Alexandra Pelosi’s ninth HBO documentary, San Francisco 2.0
, premiered at the Kabuki last evening. It was, as such events go, pretty heavy with politicos: the director’s mother (Rep. Nancy Pelosi) was there, as were fellow Bay Area Democrats Rep. Anna Eshoo and former 20-term Rep. George Miller, along with Supervisor Malia Cohen and former Supervisor Aaron Peskin.
With all those heavy-hitters, and the access that comes with having them in your life — the 40-minute film includes interviews with Mayor Ed Lee, Gov. Jerry Brown at his most gnomic, Lt. Gov. Gavin Newsom, and former mayors Art Agnos and Willie Brown — it’s too bad that San Francisco 2.0
is so light on substance. Pretty much anyone with a passing familiarity of what’s going on in the Bay Area right now will already know virtually everything Pelosi talks about — although it was surprising to hear Newsom speak with such vehemence about how tech needs to step up.
The film’s main weakness is the fact that, apart from a few personal acquaintances, virtually no one in tech would speak on the record. She gets a few minutes with Ron Conway, who disavows any real influence and deflects any credit for San Francisco’s fortunes to Ed Lee (while staying that San Francisco is “six square miles”), and Michael Birch of odious private club The Battery. She also devotes some camera time to a techie who’s so starry-eyed about the boom that he claims San Francisco is responsible for one-fourth of all construction in the world. But as for Apple, Facebook, Twitter, Salesforce, or even the loquacious Marc Andreessen, apparently nobody would talk. That to me is a near-fatal flaw, and not just because the film is so short.
The other problem is the gosh-wow quality. I’m not knocking Pelosi for speaking with admiration for her hometown or noting its global influence, but her sing-song narration and reliance on using onscreen Google searches to underscore her points can be grating even when the camera isn’t trained on a tech break room Lego pile. At one point, Pelosi prefaces a question to a personal friend, Sean Gourley of quid.com, with “Sean, you’re the smartest techie I know…,” and at another, marvels at how Yahoo has taken over three floors of the Chronicle building. (Amusingly, some Chronicle
reporters spoke up during the Q-and-A session after the film and noted that Yahoo — surely a tech boom 1.0 company if there ever was one — doesn’t own any part of 901 Mission, and the wheezing tech giant will shortly be moving out as a tenant.)
This isn’t to say the film lacks strengths. Pelosi cruised around the Mission with activist Roberto Hernandez, visited a Hunter’s Point construction site with a longtime African-American resident — which Sup. Cohen later pointed out is not a market-rate development — and looked into the fight over the site of the Flower Mart in SOMA. A peek inside the cramped SRO belonging to Allen Zebrowski, an unemployed, then-60-year-old former executive assistant at an investment banking firm is the film’s most tender moment by far, although as a swipe against ageism in tech, it’s oblique. (I approached Zebrowski at the reception. Two years after that scene was shot, he’s still looking for part-time work to supplement his Social Security benefits, although his business card says “Executive Assistant.”)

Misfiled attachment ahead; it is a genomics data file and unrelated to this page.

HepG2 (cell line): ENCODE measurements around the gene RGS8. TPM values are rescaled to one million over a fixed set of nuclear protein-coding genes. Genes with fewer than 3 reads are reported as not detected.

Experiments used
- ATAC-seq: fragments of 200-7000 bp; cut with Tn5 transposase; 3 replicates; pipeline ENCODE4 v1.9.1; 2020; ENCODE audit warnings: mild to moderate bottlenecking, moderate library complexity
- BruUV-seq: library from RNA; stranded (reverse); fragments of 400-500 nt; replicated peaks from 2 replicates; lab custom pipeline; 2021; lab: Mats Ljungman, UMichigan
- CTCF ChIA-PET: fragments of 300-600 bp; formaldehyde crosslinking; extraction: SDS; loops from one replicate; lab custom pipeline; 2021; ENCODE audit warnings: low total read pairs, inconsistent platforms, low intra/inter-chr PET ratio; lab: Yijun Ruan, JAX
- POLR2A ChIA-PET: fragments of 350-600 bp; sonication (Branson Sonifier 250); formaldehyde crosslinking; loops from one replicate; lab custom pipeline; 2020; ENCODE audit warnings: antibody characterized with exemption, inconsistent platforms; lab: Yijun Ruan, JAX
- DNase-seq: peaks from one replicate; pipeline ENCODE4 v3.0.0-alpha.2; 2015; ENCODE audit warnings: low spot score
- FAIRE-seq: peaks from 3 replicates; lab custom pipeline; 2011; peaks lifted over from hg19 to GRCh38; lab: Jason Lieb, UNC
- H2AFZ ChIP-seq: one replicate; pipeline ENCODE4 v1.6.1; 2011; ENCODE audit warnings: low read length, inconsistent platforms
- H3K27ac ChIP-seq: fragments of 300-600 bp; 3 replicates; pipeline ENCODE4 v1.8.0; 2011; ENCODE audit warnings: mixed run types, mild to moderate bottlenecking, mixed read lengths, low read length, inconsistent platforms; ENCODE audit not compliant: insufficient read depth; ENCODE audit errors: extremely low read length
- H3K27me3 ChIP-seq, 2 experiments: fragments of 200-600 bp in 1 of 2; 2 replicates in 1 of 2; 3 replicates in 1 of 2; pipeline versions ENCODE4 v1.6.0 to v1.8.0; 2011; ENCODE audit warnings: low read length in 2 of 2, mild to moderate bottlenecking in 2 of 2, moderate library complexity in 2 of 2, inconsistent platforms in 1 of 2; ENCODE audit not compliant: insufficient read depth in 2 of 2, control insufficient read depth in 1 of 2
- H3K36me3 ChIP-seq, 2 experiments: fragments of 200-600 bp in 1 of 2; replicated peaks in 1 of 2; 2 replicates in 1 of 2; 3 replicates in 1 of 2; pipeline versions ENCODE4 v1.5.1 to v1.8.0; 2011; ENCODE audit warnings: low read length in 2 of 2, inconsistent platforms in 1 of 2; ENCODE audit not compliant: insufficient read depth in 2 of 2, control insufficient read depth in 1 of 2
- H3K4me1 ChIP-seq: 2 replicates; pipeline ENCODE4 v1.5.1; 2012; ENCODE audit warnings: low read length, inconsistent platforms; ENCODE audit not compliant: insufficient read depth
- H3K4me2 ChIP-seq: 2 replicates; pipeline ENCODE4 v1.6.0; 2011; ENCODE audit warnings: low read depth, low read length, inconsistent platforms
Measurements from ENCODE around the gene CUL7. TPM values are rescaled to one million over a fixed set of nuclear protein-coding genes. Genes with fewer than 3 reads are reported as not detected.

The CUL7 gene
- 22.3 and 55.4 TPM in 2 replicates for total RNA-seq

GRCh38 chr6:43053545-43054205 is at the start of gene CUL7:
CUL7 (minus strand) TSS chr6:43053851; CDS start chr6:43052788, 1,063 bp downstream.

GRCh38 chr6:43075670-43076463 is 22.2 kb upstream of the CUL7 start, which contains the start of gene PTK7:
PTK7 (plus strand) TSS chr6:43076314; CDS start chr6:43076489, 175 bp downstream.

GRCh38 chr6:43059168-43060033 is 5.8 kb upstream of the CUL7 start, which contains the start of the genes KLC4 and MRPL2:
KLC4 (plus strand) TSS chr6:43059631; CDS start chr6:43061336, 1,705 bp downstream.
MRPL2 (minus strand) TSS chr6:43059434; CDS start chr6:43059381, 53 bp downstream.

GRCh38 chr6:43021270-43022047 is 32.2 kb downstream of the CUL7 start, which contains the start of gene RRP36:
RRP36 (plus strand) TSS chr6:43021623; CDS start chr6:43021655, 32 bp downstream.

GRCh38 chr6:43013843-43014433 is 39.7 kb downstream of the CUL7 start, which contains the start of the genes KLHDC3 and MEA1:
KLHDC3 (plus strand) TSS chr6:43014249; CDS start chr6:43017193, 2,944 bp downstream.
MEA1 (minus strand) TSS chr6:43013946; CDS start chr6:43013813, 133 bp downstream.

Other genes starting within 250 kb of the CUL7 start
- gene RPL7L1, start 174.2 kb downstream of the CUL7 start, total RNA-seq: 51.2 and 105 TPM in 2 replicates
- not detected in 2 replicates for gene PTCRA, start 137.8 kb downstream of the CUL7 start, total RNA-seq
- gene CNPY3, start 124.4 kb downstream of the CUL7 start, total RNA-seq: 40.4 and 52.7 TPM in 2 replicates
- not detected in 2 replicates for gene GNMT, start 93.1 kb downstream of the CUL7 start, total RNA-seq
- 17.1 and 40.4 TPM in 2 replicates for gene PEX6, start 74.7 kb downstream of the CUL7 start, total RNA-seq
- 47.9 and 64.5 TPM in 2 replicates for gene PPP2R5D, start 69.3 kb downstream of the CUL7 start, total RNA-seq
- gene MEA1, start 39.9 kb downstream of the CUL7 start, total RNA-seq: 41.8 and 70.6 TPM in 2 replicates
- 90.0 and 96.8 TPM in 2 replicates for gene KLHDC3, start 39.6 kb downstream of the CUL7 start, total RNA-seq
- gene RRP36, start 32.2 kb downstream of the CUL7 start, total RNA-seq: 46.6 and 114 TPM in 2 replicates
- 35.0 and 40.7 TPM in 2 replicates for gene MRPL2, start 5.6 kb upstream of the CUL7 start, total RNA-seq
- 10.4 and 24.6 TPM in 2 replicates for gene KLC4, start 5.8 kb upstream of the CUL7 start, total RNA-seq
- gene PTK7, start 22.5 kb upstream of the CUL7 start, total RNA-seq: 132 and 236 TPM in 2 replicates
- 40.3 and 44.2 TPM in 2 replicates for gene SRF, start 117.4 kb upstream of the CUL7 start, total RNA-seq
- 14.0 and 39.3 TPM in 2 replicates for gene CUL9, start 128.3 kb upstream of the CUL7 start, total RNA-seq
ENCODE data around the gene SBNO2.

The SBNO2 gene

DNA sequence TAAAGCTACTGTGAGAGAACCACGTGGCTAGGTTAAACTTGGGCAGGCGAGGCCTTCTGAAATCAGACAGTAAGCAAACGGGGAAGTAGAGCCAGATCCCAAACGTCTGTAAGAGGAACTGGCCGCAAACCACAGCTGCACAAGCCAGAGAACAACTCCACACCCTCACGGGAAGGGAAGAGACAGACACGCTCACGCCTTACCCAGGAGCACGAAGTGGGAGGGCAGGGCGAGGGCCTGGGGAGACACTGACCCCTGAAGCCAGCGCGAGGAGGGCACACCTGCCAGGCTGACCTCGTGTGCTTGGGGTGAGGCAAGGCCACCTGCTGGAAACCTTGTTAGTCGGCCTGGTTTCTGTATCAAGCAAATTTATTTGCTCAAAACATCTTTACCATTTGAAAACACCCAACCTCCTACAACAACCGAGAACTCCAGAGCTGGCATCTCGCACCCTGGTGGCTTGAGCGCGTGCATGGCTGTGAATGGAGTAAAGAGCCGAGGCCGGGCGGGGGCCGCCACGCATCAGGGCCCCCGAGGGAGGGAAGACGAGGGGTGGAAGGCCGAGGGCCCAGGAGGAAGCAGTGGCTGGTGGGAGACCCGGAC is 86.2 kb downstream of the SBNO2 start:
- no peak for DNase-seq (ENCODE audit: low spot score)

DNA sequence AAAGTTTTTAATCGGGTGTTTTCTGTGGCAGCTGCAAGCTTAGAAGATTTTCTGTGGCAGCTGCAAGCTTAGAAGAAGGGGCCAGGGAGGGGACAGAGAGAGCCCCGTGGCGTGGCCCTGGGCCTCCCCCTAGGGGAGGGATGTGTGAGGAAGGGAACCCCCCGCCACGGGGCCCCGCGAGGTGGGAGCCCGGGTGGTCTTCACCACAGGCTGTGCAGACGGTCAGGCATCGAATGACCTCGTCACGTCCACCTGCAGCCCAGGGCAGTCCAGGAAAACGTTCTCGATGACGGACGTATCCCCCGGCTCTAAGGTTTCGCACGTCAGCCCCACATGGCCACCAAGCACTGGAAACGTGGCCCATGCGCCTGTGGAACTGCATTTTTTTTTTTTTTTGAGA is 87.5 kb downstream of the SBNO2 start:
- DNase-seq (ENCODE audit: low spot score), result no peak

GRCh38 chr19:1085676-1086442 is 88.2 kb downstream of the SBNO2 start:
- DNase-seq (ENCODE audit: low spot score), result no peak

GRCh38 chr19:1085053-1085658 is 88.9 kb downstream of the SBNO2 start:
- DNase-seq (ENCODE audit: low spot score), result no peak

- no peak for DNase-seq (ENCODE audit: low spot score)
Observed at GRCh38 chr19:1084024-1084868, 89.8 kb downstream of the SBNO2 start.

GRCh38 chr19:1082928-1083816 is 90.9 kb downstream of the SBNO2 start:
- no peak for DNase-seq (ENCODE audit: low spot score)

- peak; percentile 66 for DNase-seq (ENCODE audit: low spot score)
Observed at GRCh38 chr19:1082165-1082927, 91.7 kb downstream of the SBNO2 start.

I asked Pelosi what else she would have put into San Francisco 2.0
, if she’d had more resources. She responded with a point about television’s allergy to complex issues.
“If Honey Boo Boo can have her own show…” she began, adding, “Look, television doesn’t do complicated
. I wish I could have a nightly series! Every single person had their own perspective.”
I asked what Pelosi’s next project was. She’s digging into how we fund our presidential elections, she said, noting that she was able to speak with Haim Saban
. It turned out that the 70-year-old billionaire producer of Inspector Gadget
was the only person in all 10 documentaries she’s made who demanded makeup. (Pelosi is a one-woman crew, so presumably that was a logistical hurdle.)
We shared a laugh, but I was struck with the contrast between how easy it was for her to speak with a Democratic mega-donor at a time when such people are vilified by the left, but not with anyone from Silicon Valley.
I asked Rep. Nancy Pelosi for her opinion. Although I expected little beyond maternal pride, the Minority Leader’s response was sunnier than I would have expected.
“I loved seeing it for the first time,” she said. “I didn’t know what to expect … If we want to make progress, we have to do it together. Progress is wonderful, and growth is important. So I congratulate the mayor.”
When the neoliberal Business Times
accused Pelosi’s film of biting the hands that feed the city
, they went way overboard. San Francisco 2.0
’s bite, if it even has one, doesn’t break the skin. (Even lefties like Salon
founder David Talbot and former Labor Secretary Robert Reich are quite measured in their critiques.) Pelosi’s reluctance to be seen as demonizing anybody drives her to the anodyne conclusion that the issues at hand are thorny indeed. Unfortunately, there’s no better place for power to hide unmolested than behind zen-lite, hey-life’s-complicated truisms.
In the end, the film-and-reception left me feeling pretty dour that we’re ever going to solve anything. We are, as Allen Zebrowski believes, approaching Venezuelan levels of wealth inequality. Just as elaborate banquets to end hunger produce more in the way of assuaged consciences than structural fixes to social ills, San Francisco 2.0
avoids pointing fingers. And a roomful of elites nodding in agreement at a mediocre film made by the daughter of one of their own is the last thing San Francisco’s crisis needs.
San Francisco 2.0 premieres Monday, Sept. 28 on HBO.